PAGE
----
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    ABSTRACT: Background: Vitamin E supplementation may help reduce the risk of pregnancy complications involving oxidative stress, such as pre-eclampsia. There is a need to evaluate the efficacy and safety of vitamin E supplementation in pregnancy. Objectives: To assess the effects of vitamin E supplementation, alone or in combination with other separate supplements, on pregnancy outcomes, adverse events, side effects and use of health services. Search methods: We searched the Cochrane Pregnancy and Childbirth Group's Trials Register (31 March 2015) and reference lists of retrieved studies. Selection criteria: All randomised or quasi-randomised controlled trials evaluating vitamin E supplementation in pregnant women. We excluded interventions using a multivitamin supplement that contained vitamin E. Data collection and analysis: Two review authors independently assessed trials for inclusion and risk of bias, extracted data and checked them for accuracy. Main results: Twenty-one trials, involving 22,129 women were eligible for this review. Four trials did not contribute data. All of the remaining 17 trials assessed vitamin E in combination with vitamin C and/or other agents. Overall the risk of bias ranged from low to unclear to high; 10 trials were judged to be at low risk of bias, six trials to be at unclear risk of bias and five trials to be at high risk of bias. No clear difference was found between women supplemented with vitamin E in combination with other supplements during pregnancy compared with placebo for the risk of stillbirth (risk ratio (RR) 1.17, 95% confidence interval (CI) 0.88 to 1.56, nine studies, 19,023 participants, I² = 0%; moderate quality evidence), neonatal death (RR 0.81, 95% CI 0.58 to 1.13, nine trials, 18,617 participants, I² = 0%), pre-eclampsia (average RR 0.91, 95% CI 0.79 to 1.06; 14 trials, 20,878 participants; I² = 48%; moderate quality evidence), preterm birth (average RR 0.98, 95% CI 0.88 to 1.09, 11 trials, 20,565 participants, I² = 52%; high quality evidence) or intrauterine growth restriction (RR 0.98, 95% CI 0.91 to 1.06, 11 trials, 20,202 participants, I² = 17%; high quality evidence). Women supplemented with vitamin E in combination with other supplements compared with placebo were at decreased risk of having a placental abruption (RR 0.64, 95% CI 0.44 to 0.93, seven trials, 14,922 participants, I² = 0%; high quality evidence). Conversely, supplementation with vitamin E was associated with an increased risk of self-reported abdominal pain (RR 1.66, 95% CI 1.16 to 2.37, one trial, 1877 participants) and term prelabour rupture of membranes (PROM) (average RR 1.77, 95% CI 1.37 to 2.28, two trials, 2504 participants, I² = 0%); however, there was no corresponding increased risk for preterm PROM (average RR 1.27, 95% CI 0.93 to 1.75, five trials, 1999 participants, I² = 66%; low quality evidence). There were no clear differences between the vitamin E and placebo or control groups for any other maternal or infant outcomes. There were no clear differing patterns in subgroups of women based on the timing of commencement of supplementation or baseline risk of adverse pregnancy outcomes. The GRADE quality of the evidence was high for preterm birth, intrauterine growth restriction and placental abruption, moderate for stillbirth and clinical pre-eclampsia, and low for preterm PROM. Authors' conclusions: The data do not support routine vitamin E supplementation in combination with other supplements for the prevention of stillbirth, neonatal death, preterm birth, pre-eclampsia, preterm or term PROM or poor fetal growth. Further research is required to elucidate the possible role of vitamin E in the prevention of placental abruption. There was no convincing evidence that vitamin E supplementation in combination with other supplements results in other important benefits or harms.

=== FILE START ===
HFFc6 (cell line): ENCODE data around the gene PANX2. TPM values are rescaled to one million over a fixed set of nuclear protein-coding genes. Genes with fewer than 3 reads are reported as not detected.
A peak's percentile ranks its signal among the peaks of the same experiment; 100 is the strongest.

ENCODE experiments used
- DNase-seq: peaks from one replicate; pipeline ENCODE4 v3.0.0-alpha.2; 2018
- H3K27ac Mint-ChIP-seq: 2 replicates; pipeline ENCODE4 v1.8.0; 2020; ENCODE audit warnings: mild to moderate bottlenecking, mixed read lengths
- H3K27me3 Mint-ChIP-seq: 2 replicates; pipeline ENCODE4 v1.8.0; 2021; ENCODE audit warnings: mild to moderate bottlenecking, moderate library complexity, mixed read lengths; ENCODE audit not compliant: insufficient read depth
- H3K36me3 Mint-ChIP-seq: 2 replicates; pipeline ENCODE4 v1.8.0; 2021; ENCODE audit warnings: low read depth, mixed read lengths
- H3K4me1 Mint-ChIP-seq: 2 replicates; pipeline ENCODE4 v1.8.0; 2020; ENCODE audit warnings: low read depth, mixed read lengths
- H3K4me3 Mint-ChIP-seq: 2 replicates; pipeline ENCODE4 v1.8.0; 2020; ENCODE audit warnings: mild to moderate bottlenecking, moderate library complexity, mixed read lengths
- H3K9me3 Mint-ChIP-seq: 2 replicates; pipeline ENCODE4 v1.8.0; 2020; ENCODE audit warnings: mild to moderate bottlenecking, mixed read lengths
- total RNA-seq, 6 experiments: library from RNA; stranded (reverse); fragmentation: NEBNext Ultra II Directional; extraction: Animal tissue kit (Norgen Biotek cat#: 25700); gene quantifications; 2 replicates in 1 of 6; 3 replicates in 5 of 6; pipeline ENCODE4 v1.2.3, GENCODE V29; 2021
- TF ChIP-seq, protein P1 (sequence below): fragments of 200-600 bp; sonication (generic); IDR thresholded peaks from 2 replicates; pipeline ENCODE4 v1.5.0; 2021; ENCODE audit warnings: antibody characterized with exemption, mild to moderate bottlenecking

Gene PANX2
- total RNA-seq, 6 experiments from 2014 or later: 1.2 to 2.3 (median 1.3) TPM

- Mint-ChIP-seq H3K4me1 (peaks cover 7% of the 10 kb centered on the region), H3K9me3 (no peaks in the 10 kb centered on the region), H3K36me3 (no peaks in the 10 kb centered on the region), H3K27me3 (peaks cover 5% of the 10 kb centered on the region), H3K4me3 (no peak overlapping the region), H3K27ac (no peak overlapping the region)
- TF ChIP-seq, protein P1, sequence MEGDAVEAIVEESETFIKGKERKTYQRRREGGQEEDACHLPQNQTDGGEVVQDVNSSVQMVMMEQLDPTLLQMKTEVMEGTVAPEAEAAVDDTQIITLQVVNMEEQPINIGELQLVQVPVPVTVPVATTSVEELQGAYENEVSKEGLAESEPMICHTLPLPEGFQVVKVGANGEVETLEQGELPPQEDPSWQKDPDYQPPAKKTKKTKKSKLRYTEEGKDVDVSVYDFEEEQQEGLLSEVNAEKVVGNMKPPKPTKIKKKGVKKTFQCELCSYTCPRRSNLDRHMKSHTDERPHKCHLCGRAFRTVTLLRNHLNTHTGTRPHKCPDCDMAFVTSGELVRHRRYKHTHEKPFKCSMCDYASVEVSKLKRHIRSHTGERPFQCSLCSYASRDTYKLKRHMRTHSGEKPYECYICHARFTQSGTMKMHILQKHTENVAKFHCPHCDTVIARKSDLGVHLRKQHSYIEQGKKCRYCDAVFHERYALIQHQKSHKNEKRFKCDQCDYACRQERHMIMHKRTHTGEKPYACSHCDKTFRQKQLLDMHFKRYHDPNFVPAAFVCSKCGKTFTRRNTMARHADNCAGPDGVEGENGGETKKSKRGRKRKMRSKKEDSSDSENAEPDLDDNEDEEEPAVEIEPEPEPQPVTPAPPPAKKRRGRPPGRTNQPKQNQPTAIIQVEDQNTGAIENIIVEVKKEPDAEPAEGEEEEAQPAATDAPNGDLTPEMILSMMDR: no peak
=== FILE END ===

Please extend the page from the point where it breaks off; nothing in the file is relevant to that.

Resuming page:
Full-text · Article · Sep 2015 · Cochrane database of systematic reviews (Online)